Wednesday, July 5, 2017

Technology for Teachers

I took 2 classes this summer. The first I already wrote about, here is the second.

Technology is good. Technology is changing. Is there ever enough technology?

I've heard a little about tech. SAMR. And by a little, I mean, A Little. Just enough that I felt bad for not incorporating tech more. I can problem solve a few things with my laptop and SmartBoard. I can create some SmartBoard lessons. 

For me, tech has been a substitute or a way to do the lesson/worksheet with tech. That is not what I want. I want the tech to teach the lesson, be the creative outlet for the kids. Not a cute game that is basically a worksheet on the iPad. 

And the question I come back to is: How do I do this for 5 and 6 year olds? They already play games on their parents phones/tablets. How do I use tech in ways that is different from what they do away from school?

I'm not sure I really got those answers, but I do have more resources to go to. 

Early on I got onto Atomic Learning. I had to go through my university and use passwords and stuff, so I'm not sure how long I will have this resource. But it was amazing. 

I watched tutorials, and got lost in the website, and watched more tutorials. Some I had to watch, some I chose to watch. One tutorial completely changed my view on Powerpoint presentations. I gave a presentation last February (snoozeville) and am giving a version of is in August. I totally changed the visual of the presentation and am so excited to try it out.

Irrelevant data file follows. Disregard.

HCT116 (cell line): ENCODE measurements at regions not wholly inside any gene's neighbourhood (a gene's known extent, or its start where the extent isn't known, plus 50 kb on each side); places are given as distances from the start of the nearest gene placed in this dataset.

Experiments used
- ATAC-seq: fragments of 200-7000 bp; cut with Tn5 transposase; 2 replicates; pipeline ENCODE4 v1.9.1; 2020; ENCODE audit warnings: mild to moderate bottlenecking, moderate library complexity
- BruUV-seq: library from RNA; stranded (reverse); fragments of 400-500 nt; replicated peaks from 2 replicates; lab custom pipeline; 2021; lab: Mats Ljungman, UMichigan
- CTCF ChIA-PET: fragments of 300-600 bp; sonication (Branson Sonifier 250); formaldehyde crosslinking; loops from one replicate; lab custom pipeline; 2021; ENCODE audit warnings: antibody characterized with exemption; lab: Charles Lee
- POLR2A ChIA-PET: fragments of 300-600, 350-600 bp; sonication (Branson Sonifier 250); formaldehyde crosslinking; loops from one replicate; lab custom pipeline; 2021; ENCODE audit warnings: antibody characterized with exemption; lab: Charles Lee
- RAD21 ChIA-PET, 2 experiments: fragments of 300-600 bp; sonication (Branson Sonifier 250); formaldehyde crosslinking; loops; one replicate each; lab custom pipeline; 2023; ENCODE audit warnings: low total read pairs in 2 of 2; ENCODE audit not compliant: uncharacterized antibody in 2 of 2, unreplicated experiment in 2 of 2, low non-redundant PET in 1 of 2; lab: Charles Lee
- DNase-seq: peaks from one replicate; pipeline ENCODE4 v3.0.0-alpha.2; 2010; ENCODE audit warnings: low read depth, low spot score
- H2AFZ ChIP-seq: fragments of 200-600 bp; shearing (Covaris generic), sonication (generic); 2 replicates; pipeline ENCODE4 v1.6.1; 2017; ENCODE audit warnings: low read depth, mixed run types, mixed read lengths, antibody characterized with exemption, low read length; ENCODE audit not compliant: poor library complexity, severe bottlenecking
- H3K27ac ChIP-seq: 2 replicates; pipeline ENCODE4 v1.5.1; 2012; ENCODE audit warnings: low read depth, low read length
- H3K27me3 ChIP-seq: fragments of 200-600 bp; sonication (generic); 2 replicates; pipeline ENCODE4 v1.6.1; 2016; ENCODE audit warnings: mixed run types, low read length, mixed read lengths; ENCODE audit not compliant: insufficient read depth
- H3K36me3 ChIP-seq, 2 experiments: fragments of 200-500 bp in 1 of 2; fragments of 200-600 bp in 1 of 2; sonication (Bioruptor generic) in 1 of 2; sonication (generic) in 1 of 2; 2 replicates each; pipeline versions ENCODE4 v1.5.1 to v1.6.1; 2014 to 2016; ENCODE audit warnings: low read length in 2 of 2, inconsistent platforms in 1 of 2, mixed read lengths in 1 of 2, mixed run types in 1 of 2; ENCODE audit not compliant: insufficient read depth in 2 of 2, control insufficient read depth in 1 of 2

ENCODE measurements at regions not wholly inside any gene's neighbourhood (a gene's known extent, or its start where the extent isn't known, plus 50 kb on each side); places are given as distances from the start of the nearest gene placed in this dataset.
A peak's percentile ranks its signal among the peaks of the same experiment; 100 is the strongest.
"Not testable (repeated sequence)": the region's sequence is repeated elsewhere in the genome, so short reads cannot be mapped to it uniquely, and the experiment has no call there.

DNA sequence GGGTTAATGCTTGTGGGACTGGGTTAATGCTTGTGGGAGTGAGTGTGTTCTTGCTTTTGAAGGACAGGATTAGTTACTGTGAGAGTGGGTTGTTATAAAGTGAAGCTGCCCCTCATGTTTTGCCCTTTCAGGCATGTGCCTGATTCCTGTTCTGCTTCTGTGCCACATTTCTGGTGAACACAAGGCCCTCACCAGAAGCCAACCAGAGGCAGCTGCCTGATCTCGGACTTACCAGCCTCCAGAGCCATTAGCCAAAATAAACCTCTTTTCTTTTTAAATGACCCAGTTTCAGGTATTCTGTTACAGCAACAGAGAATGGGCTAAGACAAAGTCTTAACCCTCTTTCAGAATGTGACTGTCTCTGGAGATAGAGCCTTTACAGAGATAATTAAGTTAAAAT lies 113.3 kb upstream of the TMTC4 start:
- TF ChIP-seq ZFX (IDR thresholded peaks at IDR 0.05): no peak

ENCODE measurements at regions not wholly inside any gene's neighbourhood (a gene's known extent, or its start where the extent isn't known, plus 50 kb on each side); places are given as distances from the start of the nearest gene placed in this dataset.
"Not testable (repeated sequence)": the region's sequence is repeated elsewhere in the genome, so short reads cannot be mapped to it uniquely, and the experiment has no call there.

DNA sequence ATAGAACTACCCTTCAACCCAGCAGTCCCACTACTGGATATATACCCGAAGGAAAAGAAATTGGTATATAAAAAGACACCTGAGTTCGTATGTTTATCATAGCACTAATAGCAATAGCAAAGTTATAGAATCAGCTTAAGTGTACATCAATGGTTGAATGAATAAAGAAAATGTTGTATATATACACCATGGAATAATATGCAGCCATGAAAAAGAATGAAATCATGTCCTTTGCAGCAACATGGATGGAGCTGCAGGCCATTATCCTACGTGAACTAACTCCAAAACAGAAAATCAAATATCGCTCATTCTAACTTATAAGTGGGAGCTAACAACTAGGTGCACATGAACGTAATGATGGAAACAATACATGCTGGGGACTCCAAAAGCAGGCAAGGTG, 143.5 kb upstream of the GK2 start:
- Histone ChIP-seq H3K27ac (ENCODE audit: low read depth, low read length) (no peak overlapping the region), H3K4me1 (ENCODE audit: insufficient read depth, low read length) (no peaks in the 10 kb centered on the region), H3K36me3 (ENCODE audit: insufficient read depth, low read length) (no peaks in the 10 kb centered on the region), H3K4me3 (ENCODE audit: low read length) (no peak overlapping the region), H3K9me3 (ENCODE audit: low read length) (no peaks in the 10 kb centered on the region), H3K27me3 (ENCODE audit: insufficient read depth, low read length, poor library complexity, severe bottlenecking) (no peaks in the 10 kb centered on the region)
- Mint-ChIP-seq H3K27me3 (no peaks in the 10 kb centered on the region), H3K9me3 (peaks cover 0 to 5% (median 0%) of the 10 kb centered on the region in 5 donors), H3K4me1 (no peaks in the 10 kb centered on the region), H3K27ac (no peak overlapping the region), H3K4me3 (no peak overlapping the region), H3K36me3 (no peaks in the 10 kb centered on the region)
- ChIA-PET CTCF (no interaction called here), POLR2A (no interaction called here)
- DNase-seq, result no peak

Also, I've been a little (maybe a lot) more observant in the few presentations I've been in lately, and wonder if I could point the presenter toward Atomic Learning and let that presentation WOW the audience.

Here's what I learned about presentations:

1. Plan the presentation in Word first
2. In the powerpoint, use a photo instead of a title
3. Use text sparingly (don't put everything I'm going to say on the slide! the audience won't be able to read it anyway--it's too small), 24 point minimum, 48 point and larger is prefered
4. Tell the story:
     a. Define the problem
     b. Solve the problem
     c. What's next, or how to get started
5. Every added element should support the Big Idea
6. If you use a video, use it at the beginning or around breaks
7. At the end, give a handout that enhances the presentation

I was telling my younger son about what I learned and he just gave me a "duh" look. Apparently he has learned this already from one of his teachers. Great job Mrs. McGuire!

Now, to change some of my alphabet lessons into wowsville...

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